RVing combines the best of both worlds. There’s access to prime camping spots on lakes, next to marinas, on beach fronts, and surrounded by towering pine. At the same time, you’re assured many of the same amenities and comforts of a hotel room… and it’s a hotel room you can take with you. Plus, RVing can start earlier and end later compared with the traditional camping season of May through September.
Northeastern Ontario boasts some of the province’s best RVing options – both privately owned sites and provincial parks. Here is a sample RV loop that takes in the best that the Region has to offer from wildlife to wide open spaces.
Manitoulin Island – where traffic is nearly non-existent and the RV parks are plentiful. There are several great RVing options on Manitoulin, and Batman’s is one of them, particularly for those taking in northern Ontario as the park is found in the northeast corner of the island. If you’re travelling with a group, there’s plenty to keep you busy—a rec hall with pool table and ping pong and outdoor badminton, volleyball, basketball, and Sunset Beach. RVers show up for short trips as well as seasonal stays, often picking prime spots on the water.
When you head north from Manitoulin, be sure to check out the nearby Chutes Provincial Park with its six-kilometre trail next to the park’s famous waterfalls and gorge.
There are the spectacular fall colours viewable from the fire tower. And in summer there are endless lakes to fish, canoe, and explore. There’s always an amazing outdoor adventure to be had in Temagami. On your next visit, why not park your RV at Finlayson Point Provincial Park?
While the sites are more open and not as private as those in some provincial parks, visitors still find the park a quiet retreat on popular Lake Temagami. This is a perfect spot to use as your gateway to Temagami’s attractions. Take a hike to Caribou Mountain/White Bear Forest Conservation Reserve or head over to Marten River Provincial Park in July for their annual Lumberjack Days. And definitely don’t miss historic Cobalt and Haileybury, which are great day trips.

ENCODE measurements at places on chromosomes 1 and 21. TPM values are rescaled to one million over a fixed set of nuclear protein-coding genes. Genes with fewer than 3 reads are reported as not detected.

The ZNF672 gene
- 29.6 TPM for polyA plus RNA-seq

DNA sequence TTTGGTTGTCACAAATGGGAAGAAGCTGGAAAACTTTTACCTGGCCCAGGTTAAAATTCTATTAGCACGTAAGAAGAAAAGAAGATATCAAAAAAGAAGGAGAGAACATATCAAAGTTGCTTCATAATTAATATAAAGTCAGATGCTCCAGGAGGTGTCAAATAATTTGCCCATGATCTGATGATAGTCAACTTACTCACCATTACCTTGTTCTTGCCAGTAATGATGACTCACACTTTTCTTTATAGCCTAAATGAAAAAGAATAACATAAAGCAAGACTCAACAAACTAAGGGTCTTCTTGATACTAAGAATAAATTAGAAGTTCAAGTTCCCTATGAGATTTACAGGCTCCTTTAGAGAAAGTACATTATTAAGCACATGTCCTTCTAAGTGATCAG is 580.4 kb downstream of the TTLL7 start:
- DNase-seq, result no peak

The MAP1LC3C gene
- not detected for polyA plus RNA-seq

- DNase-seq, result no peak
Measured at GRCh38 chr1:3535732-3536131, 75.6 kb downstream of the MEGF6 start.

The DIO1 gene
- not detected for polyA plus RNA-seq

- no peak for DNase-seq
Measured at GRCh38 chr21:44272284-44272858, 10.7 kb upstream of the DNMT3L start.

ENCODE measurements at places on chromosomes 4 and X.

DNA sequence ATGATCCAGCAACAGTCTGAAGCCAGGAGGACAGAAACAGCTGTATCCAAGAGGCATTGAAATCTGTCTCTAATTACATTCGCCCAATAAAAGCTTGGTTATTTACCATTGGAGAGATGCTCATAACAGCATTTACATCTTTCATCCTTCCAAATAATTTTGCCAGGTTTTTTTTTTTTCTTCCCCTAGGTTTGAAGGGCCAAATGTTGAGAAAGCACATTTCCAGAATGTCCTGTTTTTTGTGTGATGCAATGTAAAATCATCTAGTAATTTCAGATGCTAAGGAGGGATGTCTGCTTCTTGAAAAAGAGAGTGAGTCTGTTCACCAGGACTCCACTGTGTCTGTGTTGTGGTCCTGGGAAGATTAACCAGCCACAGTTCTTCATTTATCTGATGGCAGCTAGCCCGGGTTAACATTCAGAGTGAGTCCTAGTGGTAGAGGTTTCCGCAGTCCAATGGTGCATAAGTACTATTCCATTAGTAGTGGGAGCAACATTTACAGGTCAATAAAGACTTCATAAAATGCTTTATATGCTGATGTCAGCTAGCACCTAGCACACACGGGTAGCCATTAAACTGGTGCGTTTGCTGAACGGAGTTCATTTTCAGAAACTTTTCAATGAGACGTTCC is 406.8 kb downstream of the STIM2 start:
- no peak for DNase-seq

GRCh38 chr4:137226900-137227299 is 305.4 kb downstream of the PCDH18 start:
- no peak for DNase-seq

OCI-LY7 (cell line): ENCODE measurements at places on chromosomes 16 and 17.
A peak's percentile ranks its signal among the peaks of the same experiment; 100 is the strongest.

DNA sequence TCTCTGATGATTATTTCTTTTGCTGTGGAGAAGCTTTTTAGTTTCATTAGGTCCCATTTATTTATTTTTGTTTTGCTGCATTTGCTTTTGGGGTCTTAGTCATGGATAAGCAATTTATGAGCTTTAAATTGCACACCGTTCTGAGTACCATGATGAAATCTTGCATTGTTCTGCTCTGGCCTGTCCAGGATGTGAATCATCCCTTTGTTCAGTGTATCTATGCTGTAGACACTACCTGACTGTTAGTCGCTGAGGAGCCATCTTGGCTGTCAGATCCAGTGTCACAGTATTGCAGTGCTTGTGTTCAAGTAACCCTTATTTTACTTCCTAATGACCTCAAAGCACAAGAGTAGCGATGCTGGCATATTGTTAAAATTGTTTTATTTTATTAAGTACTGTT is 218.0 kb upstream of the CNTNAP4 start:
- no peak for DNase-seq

If you’re RVing with kids, Twin Lakes Camping is a must-visit destination. This campground is found in Moonbeam, which, apparently, is named for the Northern Lights as seen by early pioneers in the area, and proud home of the giant flying saucer landmark. There’s also the nine-hole Moonbeam Golf Club, which is worth checking out if you’re in the area.
This campground is definitely designed for socializing as opposed to the quiet seclusion you will find in the backcountry. During the summer, the beach is bustling with families making use of the 220-foot water slide, chip stand, playground, and public facilities (including showers).
And dust off your French-English dictionary before your trip as this area has a high percentage of French-speaking Ontarians. If you visit in late July, check out the Kapuskasing Lumberjack Festival.
Found between Timmins and Gogama on Mattagami Lake, this privately-owned spot offers more treed, private sites than most RV parks. Perfect for those interested in fishing and enjoying the peaceful atmosphere of the Canadian north, Minakwa offers a marina and a sandy beach. It’s a great spot to stop over on your return journey south.